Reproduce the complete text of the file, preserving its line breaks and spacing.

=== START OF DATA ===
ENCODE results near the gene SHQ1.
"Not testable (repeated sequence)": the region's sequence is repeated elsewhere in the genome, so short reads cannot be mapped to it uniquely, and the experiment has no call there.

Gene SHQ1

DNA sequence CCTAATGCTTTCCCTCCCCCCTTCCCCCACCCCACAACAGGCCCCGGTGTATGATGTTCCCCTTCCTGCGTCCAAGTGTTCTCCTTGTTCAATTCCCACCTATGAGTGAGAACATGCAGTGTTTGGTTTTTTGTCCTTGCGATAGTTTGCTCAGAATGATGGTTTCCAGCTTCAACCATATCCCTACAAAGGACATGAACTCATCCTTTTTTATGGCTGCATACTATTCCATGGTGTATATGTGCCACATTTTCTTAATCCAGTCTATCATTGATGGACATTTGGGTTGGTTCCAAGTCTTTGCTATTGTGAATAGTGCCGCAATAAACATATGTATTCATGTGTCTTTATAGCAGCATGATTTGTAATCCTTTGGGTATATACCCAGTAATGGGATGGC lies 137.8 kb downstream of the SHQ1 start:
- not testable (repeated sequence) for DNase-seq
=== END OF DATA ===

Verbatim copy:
ENCODE results near the gene SHQ1.
"Not testable (repeated sequence)": the region's sequence is repeated elsewhere in the genome, so short reads cannot be mapped to it uniquely, and the experiment has no call there.

Gene SHQ1

DNA sequence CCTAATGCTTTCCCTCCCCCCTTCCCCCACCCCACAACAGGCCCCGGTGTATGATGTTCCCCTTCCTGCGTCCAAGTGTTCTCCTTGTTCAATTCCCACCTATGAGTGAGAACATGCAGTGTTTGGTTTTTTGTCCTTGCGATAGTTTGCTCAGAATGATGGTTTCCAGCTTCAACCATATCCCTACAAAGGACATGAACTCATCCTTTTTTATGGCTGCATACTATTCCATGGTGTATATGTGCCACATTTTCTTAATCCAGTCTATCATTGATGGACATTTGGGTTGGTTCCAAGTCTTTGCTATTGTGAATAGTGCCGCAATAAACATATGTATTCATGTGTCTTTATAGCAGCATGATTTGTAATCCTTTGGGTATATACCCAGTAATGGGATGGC lies 137.8 kb downstream of the SHQ1 start:
- not testable (repeated sequence) for DNase-seq